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Sunday, April 19, 2009

YAMAHA YZF R 1

Yamaha’s new R1 is gorgeous. It’s sexy, sharp and looks every bit the serious superbike it is. So does that mean it’s not particularly comfortable or practical in the real world?
Certainly not! A day on the French track of Le Luc and a second day riding the most challenging roads France has to offer, shone some glamorous light on the Japanese one-litre sports bike.

Yamaha YZF-R1 (image © Yamaha)

Firstly, it may be a serious track tool, but it’s also very comfortable on the road. The riding position’s not entirely dissimilar to Suzuki’s GSX-R1000. Unlike Kawasaki’s ZX-10R, there’s relatively little pressure on your wrists and you feel less cramped. On the Kwak, my legs felt as though they were folded in half at the knees. The R1’s performance is outstanding. Since the first model was launched back in 1998, Yamaha has introduced various revisions to ensure the bike can hang with the best in this genre of motorcycle.

Yamaha YZF-R1 (image © Yamaha)

PC Power

The 2007, and fifth generation of the R1, is packed with the latest technology. For example, it has the same YCC-I (Yamaha Chip Controlled Intake) as the R6, with the purpose of ensuring the engine’s maximum performance at both high and low engine speeds. The YCC-T (Yamaha Chip Controlled Throttle) technology is also onboard and it’s designed to encourage a smooth and instantaneous throttle response. It’s true; the power delivery is very linear without a hint of snatch at low revs (unlike Honda’s CBR1000). But despite all this impressive wizardry, the R1 still has marginally less low and midrange punch than Suzuki’s GSX-R1000.

Yamaha YZF-R1 (image © Yamaha)

Taking the mountain hairpins in second, I snapped the throttle back to fire out towards the next bend. It’s undoubtedly rapid, but less so than the Gixxer. However, the instant that thought had left my brain like an escaping thought bubble; the bike catapulted me forwards, gaining momentum rapidly as the needle swung towards the 13,500rpm red line. The engine feels lively and buzzes like the race bike it is. It’s not uncomfortable by any stretch of the imagination, and the vibrations are subtle, especially compared to the Kawasaki’s. The R1 just feels energetic and literally alive.

Yamaha YZF-R1 (image © Yamaha)

Stop and go

On track, this high-revving characteristic lends itself perfectly to a bike that begs to be caned. And on the road, I’d also consider it nigh on perfect (had I not been jumping from the ultra compliant Suzuki to the Yamaha). The handling is very impressive and reminds me of last year’s telepathic GSX-R. It’s light and easy in slow corners, yet planted and steadfast in high-speed sweepers. Considering I rode both the R1 and GSX-R1000 on Pirelli Diablo Corsa III tyres, the handling of the Yamaha felt, dare I say it, more like the K6 than the K7 did!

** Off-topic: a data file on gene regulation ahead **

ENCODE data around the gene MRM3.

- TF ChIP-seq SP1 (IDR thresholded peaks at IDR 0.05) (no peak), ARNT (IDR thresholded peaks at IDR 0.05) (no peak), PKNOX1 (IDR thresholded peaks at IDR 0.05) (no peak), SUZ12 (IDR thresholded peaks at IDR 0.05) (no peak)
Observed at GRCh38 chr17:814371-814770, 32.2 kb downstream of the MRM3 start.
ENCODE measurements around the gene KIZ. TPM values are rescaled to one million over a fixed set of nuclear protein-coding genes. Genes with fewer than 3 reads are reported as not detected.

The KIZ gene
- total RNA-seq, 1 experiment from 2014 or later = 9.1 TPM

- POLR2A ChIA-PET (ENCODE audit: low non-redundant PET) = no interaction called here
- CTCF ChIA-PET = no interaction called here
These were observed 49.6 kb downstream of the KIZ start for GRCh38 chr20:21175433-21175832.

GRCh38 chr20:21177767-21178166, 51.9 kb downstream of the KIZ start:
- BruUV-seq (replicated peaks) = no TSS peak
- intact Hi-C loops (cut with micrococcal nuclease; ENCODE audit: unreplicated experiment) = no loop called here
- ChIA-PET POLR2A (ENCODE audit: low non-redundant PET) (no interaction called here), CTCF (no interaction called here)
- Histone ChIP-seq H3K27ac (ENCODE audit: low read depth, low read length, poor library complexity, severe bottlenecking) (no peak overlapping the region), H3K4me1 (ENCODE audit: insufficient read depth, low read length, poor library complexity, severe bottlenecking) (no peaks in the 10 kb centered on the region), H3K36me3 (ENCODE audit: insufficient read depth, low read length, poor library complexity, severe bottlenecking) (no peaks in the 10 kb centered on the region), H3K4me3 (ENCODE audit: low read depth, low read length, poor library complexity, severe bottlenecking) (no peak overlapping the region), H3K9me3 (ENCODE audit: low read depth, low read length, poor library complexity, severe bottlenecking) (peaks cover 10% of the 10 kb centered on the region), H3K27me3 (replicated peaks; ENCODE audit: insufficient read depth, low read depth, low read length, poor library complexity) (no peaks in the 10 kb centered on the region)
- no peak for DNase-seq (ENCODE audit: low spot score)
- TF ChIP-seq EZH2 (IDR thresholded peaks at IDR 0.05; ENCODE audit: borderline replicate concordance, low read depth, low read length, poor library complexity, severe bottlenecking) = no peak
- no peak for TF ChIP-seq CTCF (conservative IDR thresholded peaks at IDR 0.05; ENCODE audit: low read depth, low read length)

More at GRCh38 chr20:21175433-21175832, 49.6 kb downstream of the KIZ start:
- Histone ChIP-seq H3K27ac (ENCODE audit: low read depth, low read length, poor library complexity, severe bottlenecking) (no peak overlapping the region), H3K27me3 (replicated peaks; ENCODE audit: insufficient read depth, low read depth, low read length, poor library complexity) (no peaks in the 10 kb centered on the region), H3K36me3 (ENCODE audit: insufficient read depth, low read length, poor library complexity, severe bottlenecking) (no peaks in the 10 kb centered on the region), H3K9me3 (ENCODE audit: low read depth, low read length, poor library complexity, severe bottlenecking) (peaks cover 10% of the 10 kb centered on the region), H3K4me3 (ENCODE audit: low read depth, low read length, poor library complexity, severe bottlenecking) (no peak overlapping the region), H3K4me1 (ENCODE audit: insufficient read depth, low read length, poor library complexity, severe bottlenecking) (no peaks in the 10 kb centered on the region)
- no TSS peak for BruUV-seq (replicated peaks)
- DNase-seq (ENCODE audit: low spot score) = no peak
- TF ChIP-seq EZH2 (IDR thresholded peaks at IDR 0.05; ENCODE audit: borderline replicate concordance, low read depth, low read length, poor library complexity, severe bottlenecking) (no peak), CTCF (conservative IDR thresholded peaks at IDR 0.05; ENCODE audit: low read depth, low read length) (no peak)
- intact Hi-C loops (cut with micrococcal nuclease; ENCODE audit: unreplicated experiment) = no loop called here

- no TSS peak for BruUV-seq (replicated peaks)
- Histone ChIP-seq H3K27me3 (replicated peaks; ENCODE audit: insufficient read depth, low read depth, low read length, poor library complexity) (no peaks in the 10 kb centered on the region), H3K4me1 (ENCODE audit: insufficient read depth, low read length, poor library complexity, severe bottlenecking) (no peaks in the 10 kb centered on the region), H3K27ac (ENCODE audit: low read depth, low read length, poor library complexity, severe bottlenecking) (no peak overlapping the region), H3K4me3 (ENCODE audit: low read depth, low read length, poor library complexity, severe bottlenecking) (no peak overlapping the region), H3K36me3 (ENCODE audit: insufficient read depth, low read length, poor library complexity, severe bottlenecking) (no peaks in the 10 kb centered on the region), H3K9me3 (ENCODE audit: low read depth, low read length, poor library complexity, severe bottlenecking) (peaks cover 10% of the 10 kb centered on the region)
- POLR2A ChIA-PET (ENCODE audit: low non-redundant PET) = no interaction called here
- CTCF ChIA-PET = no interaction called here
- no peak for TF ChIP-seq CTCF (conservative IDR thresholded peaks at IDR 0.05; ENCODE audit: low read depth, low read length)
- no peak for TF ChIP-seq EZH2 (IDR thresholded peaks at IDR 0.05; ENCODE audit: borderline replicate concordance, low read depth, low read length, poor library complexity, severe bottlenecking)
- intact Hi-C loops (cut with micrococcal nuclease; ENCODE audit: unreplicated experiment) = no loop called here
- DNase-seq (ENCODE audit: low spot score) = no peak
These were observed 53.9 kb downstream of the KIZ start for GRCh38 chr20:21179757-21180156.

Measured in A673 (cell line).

Yamaha YZF-R1 (image © Yamaha)

Of course you will need to stop - eventually. The R1 boasts some of the best brakes in the business. Like the rest of the bike, they’ve been revised for 2007 and are powerful without being unsettling. The slipper clutch also helps to keep things on an even keel should you momentarily forget that in fact you don’t have the skill of a MotoGP rider. The R1 is so naturally fun to ride; it’s a wee bit too easy to get carried away. Thankfully, all the gizmos on board mean you’ve got two brains in operation, yours and the bike’s!

Yamaha YZF-R1 (image © Yamaha)

In the hot seat

Other alterations for this year include a new chassis and suspension system. These factors only enhance the bike’s performance and the revisions to the styling maintain the bike’s fresh looks. At the front, the twin, four-bulb headlights are angular and sharp. Aesthetically, it has a pointed definition that the new Suzuki now lacks (and that the Kawasaki’s not had for a while!). The new tail unit is tidy, but it is less practical than the Honda and Suzuki. There’s very limited space to attach bungee cords or a cargo net.

Yamaha YZF-R1 (image © Yamaha)

The twin under-seat pipes are encased in a protective housing, but they still generate a fair amount of heat. As does the engine casing and exhaust pipe on the right had side of the bike. After riding for half an hour in the gorgeous southern sun, I noticed my thighs were pretty hot. The bottom line is this. If you were given a free 1000cc Japanese sports bike, you’d be chuffed to scabby ribbons regardless of which one it was. They’re all very, very impressive. What matters is how you like to ride and what you plan to do with that particular bike.

Yamaha YZF-R1 (image © Yamaha)

Verdict

The margin between each is so incredibly small, and yet somehow, they all manage to maintain a sense of individuality and uniqueness, excelling more than the competition in one particular area or another. I enjoyed the R1 on track immensely and on the road, it surprised me with its compliant handling and rider comfort. Of course, you’d expect a bike of this stature to be very good and the R1 doesn’t disappoint, in any way.

World Superbikes winner MSMW2012